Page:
Fintechs sceptical of open banking rollout

Posted: 23 December 2019 6:00 am

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Another open banking delay was announced last week.

The large majority of fintechs (85%) agree that when open banking starts next year it will help grow and promote the industry. Despite this, a number of them are sceptics of its rollout. According to a submission for the peak industry body for the fintech industry, FinTech Australia, its members have a number of issues with the rollout of the Consumer Data Right (CDR) and its first iteration, open banking.

Open banking will allow consumers to direct banks to share their financial data with banks and other accredited participants. By doing this they will be able to more easily find new services, switch between providers and find better and cheaper products. CDR will then be rolled out to the energy sector with the telecommunications sector proposed to follow.

According to FinTech Australia's submission to the Senate Select Committee into financial and regulatory technology, which will be submitted the afternoon of Monday 23 December, fintechs are generally supportive of open banking but there is scepticism around the rollout of the program.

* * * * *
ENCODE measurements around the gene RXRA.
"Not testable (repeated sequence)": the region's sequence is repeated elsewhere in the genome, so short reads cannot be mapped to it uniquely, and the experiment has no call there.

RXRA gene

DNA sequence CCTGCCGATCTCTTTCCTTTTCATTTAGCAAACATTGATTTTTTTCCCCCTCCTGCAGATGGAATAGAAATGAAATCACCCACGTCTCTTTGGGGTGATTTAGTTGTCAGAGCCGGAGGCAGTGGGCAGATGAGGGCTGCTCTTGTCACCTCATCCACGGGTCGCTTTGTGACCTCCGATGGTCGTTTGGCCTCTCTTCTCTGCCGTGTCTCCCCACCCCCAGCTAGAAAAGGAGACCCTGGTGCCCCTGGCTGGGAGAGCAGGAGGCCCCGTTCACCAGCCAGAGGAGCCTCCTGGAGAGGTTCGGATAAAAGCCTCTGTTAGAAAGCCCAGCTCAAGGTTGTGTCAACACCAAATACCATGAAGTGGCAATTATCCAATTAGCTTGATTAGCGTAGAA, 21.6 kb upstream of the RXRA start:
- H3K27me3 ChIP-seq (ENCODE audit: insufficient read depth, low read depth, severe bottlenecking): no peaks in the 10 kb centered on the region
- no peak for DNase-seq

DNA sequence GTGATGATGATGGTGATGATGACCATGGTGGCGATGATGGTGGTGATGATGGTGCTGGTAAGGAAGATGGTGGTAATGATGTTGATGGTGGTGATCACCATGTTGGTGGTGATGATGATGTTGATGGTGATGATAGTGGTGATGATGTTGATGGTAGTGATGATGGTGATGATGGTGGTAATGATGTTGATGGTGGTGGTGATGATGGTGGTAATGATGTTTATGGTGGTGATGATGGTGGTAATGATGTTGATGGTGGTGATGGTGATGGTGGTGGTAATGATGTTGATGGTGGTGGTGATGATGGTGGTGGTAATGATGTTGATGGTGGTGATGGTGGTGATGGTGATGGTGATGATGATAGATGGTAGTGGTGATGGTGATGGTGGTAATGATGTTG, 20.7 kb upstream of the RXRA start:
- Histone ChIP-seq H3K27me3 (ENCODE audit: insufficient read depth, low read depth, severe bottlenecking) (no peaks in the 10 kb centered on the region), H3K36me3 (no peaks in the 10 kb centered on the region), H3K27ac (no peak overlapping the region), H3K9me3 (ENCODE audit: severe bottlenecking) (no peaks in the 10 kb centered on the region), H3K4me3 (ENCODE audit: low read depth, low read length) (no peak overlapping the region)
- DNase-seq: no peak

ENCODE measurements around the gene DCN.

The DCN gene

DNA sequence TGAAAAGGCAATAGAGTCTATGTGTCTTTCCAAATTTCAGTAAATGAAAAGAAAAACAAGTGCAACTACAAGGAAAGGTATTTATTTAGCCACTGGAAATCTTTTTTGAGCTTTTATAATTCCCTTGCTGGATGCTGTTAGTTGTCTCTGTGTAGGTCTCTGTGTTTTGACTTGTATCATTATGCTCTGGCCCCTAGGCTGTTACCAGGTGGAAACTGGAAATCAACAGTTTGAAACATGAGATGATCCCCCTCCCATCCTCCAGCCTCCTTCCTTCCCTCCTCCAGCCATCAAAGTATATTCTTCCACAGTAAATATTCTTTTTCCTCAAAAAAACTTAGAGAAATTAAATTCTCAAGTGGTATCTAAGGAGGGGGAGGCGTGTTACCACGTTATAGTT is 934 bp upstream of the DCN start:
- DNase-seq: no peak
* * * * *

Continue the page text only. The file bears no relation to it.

"In particular, FinTech Australia members have noted that it favours incumbents from the perspective of the cost to comply, the timing of the rollout and the fact that only very limited companies have been invited to test the system," the submission said.

"One FinTech Australia member noted that even during the consultation phase it felt like there was little opportunity to participate as even in the roundtables it seemed clear that they were only looking for submissions from the Big Four."

The open banking timeline experienced a delay just last week when it was announced consumers would not be able to participate in it until 1 July 2020, a full 12 months from when the initial deadline was set. This was the second delay that has been announced.

FinTech Australia said they were disappointed in the delay, but also said it was not surprising given members noted they felt it was unlikely the banks would have their data sets ready in time.

"As one member put it 'we can't afford another NPP type scenario. Banks and the industry need to be held to account to meet the timetables established'."

Now there is an increased timeline, FinTech Australia recommended that the number of fintechs allowed to test the system should be increased to facilitate the development of services to consumers. Currently, 10 fintechs have been chosen by the Australian Securities and Investments Commission (ACCC) to take part in testing.

It also recommended open banking and CDR be supported by an education program to inform consumers about what it is and "counter potential fear-mongering and negative messaging from incumbents".

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